Lecia Bushak
Jan 30, 2024

Reese Witherspoon and TikTok’s ‘snowcream’ craze: Is eating snow healthy?

A viral ‘snowcream’ trend on TikTok has users—including Oscar-winner Reese Witherspoon—scooping snow from outside and making it into a creamy dessert. But is it safe to eat?

Reese Witherspoon and TikTok’s ‘snowcream’ craze: Is eating snow healthy?

Over the last couple weeks, there's a new TikTok trend: ‘snowcream,’ or making homemade ice cream out of snow.

All over TikTok, people are scooping up snow from their backyards in bowls or mugs, bringing it inside—and mixing it with vanilla, sweetened condensed milk, chocolate syrup, sprinkles and anything else they think looks good.

In one video with more than 40 million views, TikToker @janelleandkate shows a woman excitedly making snowcream on a snowy day.

“It’s that time of year, I am going to make ice cream snow,” the woman says as she scoops snow off her car into a big pot. “And this is perfect—look—it hasn’t even been touched.”

@janelleandkate Snow cream coming in hot. #snowicecream #snowcreamrecipes #snowday #snow #recipes ♬ Ain't No Mountain High Enough - Marvin Gaye & Tammi Terrell
@lakynsappalachianlife Snow cream is a core memory growing up in Appalachia. Just make sure your snow isnt yellow! �� #snowcream #snow #appalachia #appalachianlife #kentucky #eky #winter #snowday ♬ Little Maggie - Ralph Stanley
@tommywinkler Replying to @Requin That snow just creamed in my mouth #foodhacks #snowcream #foodiefam #thefoodguy #fyp ♬ Monkeys Spinning Monkeys - Kevin MacLeod & Kevin The Monkey

The TikTok videos about snowcream have gathered millions of views and an enraptured audience trying to make the most of the winter. These videos have also sparked a debate over whether eating snow is healthy or safe. 

The Reese Witherspoon effect

However, this undercurrent of interest became mainstream when Academy Award-winning actress Reese Witherspoon posted a snowcream video several days ago.

That TikTok took off, generating more than 5.2 million views by Friday afternoon. In it, she makes a coffee treat out of snow scooped off her car, calling it a “snow salt chococinno.”

“OK, so we got a ton of snow over the last few days, we decided to make a recipe,” Witherspoon says. “We scooped the snow into cups and we put it on top… and we decided to add some cold brew. A salted, snowy cappuccino.”


Snow days were made for Chococinnos ❄️☕️

♬ Let's go - Official Sound Studio

Witherspoon’s video prompted plenty of comments, questions and backlash online, with many people questioning whether it’s safe to eat snow.

“Can you put snow in a clear cup and let it melt, I just want to see if it’s safe to eat first,” one commenter asked.

“No no no… snow is not made to eat… [you] can get seriously sick,” another commenter warned.

Others pushed back, defending the snowy treat as a staple of their childhood: “The people saying snow is bad, have clearly never made snow ice cream!”

Another commenter noted: “You only live once. I remember eating snow as a kid.”

Witherspoon herself responded to the backlash, posting another video in which she explains that she did not drink filtered water as a kid and believes the snow is clean.

“So there’s so many people on here saying snow is dirty, so we went and took snow from the backyard, we microwaved it and it’s clear,” Witherspoon says. “Is this bad? Am I not supposed to eat snow?”

@reesewitherspoon Replying to @Mel ♬ original sound - Reese Witherspoon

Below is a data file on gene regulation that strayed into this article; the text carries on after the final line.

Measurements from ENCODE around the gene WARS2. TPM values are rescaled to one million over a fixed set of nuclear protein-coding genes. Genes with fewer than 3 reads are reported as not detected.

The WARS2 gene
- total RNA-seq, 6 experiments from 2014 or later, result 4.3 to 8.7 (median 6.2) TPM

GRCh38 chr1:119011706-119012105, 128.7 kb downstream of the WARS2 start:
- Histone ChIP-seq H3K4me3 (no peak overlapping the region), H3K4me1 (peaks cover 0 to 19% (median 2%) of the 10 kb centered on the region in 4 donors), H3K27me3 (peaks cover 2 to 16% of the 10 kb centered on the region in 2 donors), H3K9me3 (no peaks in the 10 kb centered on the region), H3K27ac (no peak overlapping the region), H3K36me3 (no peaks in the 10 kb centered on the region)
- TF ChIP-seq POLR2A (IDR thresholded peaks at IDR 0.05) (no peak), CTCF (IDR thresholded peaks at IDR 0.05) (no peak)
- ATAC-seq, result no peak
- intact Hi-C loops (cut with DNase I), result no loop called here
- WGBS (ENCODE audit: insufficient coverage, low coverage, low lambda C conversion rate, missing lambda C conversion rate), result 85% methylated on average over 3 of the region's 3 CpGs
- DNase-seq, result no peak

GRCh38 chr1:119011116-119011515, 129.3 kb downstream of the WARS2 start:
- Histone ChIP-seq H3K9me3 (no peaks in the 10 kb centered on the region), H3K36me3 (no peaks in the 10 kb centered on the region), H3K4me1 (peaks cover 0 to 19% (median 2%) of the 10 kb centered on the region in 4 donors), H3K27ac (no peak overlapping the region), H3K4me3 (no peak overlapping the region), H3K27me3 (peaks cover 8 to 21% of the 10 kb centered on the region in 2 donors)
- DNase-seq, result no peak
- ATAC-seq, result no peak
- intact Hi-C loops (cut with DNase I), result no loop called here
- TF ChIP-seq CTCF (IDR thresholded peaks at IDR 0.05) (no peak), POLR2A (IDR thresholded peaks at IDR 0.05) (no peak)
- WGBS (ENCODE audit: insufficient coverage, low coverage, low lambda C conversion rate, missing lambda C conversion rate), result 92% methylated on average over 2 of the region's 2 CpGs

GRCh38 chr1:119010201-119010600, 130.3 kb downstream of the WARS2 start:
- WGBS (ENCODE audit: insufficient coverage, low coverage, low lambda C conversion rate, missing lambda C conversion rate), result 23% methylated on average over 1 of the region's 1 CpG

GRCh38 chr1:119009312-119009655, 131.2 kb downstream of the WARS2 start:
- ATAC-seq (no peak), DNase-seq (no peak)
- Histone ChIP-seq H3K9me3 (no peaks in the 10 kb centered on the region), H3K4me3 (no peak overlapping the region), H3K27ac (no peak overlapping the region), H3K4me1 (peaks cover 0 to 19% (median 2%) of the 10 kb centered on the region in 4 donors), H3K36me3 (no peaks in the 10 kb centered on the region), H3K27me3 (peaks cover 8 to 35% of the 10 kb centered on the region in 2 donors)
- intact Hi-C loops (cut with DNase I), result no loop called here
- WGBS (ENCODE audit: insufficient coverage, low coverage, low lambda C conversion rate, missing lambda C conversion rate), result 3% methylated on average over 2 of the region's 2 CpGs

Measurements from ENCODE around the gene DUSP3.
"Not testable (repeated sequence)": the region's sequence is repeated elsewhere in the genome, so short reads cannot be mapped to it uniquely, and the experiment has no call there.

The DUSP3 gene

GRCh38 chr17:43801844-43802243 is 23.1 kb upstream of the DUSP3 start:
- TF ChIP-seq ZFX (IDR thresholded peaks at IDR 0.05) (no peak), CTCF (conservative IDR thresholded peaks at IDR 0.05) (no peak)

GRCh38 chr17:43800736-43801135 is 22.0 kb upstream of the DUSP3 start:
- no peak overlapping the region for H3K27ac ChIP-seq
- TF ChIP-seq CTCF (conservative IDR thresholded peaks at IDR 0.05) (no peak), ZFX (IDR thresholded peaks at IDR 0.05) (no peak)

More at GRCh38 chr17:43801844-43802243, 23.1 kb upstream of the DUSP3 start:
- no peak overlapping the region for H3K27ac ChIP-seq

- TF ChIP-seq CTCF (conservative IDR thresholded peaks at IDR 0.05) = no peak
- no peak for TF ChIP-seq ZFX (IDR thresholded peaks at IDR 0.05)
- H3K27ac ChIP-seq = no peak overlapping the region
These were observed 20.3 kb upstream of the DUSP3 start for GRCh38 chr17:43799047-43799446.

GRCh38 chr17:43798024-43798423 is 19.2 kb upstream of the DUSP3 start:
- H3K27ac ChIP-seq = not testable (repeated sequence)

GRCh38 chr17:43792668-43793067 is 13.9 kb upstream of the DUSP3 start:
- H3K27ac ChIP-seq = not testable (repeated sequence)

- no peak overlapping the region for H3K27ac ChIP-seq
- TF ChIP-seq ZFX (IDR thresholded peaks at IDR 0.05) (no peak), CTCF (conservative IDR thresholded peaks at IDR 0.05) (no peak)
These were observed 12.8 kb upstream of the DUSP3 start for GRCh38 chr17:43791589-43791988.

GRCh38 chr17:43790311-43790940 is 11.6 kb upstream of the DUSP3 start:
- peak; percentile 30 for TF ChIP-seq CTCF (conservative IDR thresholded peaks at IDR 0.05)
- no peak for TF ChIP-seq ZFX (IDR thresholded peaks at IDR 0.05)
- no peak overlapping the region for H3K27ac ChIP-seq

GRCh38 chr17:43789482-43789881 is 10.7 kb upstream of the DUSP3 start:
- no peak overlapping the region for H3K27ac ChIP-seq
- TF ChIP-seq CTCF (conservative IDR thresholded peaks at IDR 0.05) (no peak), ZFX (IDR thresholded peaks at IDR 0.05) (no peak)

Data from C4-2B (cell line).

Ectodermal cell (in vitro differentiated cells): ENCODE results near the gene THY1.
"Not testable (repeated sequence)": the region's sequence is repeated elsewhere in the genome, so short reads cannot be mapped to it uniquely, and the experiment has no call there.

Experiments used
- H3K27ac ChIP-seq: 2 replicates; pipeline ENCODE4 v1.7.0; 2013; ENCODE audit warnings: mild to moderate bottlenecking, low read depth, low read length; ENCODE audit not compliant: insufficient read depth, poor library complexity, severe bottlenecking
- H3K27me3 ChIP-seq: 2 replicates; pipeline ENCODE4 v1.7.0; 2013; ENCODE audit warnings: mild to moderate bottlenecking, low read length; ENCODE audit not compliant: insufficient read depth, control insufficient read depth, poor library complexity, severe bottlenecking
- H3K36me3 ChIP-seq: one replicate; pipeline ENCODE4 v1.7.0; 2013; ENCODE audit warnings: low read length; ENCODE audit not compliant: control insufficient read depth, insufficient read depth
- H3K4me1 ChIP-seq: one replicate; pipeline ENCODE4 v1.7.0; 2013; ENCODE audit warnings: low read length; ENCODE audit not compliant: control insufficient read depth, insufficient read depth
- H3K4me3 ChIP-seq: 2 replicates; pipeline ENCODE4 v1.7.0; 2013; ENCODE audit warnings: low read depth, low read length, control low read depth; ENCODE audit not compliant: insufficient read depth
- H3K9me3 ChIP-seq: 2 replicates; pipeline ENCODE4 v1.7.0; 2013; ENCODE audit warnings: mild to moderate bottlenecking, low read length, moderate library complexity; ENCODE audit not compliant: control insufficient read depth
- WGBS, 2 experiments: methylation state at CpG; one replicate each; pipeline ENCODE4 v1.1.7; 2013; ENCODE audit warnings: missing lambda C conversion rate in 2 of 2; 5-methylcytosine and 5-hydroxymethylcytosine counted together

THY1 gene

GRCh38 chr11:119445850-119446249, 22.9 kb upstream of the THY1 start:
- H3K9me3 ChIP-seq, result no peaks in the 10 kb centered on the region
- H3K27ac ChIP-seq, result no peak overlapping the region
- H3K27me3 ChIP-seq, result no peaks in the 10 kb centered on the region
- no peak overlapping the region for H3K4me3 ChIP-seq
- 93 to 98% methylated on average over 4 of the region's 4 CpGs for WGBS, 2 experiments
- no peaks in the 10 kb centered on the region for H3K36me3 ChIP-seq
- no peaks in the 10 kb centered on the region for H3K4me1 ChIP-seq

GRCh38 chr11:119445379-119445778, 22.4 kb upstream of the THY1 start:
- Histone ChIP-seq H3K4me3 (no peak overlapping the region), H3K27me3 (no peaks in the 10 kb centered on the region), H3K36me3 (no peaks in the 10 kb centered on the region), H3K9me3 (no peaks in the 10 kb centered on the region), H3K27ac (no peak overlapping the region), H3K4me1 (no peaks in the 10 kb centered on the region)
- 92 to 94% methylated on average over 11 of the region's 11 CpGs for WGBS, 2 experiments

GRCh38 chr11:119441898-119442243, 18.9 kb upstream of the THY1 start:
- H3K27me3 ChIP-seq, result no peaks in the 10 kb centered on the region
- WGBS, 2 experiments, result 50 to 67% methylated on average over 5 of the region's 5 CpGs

Is eating snow healthy?

While in most cases eating a little bit of freshly fallen snow is harmless, experts note that there are possibilities for it to be dangerous—so you want to make sure you’re eating the right kind of snow.

Eating snow may be common among people who grew up in certain parts of the country but eating snow may go as far back as thousands of years ago, with legend saying Roman Emperor Nero enjoyed snow with honey as a treat.

Of course, the world is far more polluted today than it was back then, with the National Snow and Ice Data Center (NSIDC) noting that snow captures pollution that exists in the atmosphere.

“As snow falls through the sky, it can lock in pollutants into its intricate latticework,” the NSIDC says on its website. “The most common is black carbon from coal-fired plants and wood-burning stoves. In a sense, that is why it is better to wait until a few hours into the snowfall to eat your first batch. Snow acts like a scrubbing brush as it falls through the atmosphere. So, the longer the snow falls, the cleaner the air, and also the snow.”

Snow closest to the ground is also the most likely to contain droppings from wild animals, rock salt filled with chemicals and pollutants scraped from the air as it falls down. According to The Washington Post, researchers have found newly fallen snow can contain pesticides, soot and chemicals like mercury.

@janelleandkate dangers of eating snow. #snow #psa #cooking #nowyouknow #facts #knowledge ♬ Murder On The Dancefloor - Sophie Ellis-Bextor

To be extra safe, experts suggest scooping up the freshest layer of snow after several hours of falling, as this is the most likely to be the cleanest. You can also place a bowl on a picnic table or patio to collect snow.

“The safest snow to consume will be the whitest, fluffiest top layer of fallen snow, furthest away from the ground,” a blog post by Nationwide Children’s Hospital notes. “[F]or safest consumption of snow, choose later-fallen or falling snow, on less windy days, that is white… never plowed snow or snow in direct contact with the ground.”

With this safety information in mind, people can—in theory—enjoy an occasional snowcream on a snowy day.

@cassidy_brooke_ #fyp #snow #snowcream #snowstorm ♬ Fantasy X Feel So Close Carter Walsh Mashup - CarterWalsh

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